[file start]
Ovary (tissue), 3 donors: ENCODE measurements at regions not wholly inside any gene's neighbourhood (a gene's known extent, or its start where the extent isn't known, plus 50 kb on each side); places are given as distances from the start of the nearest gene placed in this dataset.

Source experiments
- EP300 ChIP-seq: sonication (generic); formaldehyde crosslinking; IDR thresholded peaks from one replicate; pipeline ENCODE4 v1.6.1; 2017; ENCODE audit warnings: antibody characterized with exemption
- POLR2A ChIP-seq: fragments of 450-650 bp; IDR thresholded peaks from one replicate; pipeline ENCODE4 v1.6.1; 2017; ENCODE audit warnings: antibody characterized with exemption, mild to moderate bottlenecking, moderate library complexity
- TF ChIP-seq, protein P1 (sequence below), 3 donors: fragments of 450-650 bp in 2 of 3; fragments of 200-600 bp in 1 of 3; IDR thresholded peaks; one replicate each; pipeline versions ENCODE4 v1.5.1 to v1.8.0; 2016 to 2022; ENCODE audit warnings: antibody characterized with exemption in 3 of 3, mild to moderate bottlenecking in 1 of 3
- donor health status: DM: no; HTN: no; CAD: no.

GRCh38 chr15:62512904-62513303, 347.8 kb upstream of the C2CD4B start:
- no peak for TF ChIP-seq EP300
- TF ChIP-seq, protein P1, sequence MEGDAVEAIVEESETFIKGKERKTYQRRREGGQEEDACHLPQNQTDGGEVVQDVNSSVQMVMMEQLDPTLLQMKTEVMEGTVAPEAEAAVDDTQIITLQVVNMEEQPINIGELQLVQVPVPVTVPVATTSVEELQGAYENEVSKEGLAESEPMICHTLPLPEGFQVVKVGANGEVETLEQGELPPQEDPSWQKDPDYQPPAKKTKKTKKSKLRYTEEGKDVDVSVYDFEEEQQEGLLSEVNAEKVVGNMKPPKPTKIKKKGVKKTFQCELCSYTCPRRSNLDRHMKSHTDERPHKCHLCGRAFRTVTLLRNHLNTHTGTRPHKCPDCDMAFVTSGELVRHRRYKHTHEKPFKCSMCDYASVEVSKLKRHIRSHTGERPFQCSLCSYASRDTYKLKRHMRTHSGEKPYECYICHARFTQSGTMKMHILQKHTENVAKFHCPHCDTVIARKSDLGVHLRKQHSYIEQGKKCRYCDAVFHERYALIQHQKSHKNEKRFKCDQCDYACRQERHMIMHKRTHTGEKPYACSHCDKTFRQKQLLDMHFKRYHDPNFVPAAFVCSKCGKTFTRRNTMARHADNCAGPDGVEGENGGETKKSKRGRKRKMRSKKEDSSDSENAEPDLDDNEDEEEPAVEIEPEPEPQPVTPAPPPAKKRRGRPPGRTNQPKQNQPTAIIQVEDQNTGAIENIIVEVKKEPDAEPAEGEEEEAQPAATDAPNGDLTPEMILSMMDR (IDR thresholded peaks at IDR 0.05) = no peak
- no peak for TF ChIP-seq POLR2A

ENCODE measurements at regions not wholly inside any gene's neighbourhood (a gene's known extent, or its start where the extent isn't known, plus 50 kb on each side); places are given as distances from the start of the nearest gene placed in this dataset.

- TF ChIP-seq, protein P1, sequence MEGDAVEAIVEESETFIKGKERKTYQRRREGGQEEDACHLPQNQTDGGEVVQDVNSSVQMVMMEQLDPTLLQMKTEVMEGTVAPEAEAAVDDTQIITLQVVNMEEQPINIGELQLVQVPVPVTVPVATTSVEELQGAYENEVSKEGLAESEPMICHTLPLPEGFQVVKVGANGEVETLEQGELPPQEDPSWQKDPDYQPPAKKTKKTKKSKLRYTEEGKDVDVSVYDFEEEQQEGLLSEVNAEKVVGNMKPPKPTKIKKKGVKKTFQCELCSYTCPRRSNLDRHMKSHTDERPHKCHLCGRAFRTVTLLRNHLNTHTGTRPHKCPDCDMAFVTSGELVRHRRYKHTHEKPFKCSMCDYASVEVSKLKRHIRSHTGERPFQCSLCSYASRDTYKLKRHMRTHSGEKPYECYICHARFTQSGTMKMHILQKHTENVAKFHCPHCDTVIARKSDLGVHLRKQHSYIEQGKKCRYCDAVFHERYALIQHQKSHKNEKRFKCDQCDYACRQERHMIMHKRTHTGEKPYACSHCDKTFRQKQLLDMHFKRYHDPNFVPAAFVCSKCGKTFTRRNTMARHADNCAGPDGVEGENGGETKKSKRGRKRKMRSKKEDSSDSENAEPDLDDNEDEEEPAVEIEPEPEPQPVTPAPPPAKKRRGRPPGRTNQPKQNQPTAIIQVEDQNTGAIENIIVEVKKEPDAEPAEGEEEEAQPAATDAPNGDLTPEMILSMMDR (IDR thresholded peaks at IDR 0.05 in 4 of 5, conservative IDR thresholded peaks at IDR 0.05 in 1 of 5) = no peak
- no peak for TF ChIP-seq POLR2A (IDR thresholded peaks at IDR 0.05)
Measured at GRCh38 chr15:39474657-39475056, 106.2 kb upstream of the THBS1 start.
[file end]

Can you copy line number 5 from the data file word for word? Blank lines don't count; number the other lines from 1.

- TF ChIP-seq, protein P1 (sequence below), 3 donors: fragments of 450-650 bp in 2 of 3; fragments of 200-600 bp in 1 of 3; IDR thresholded peaks; one replicate each; pipeline versions ENCODE4 v1.5.1 to v1.8.0; 2016 to 2022; ENCODE audit warnings: antibody characterized with exemption in 3 of 3, mild to moderate bottlenecking in 1 of 3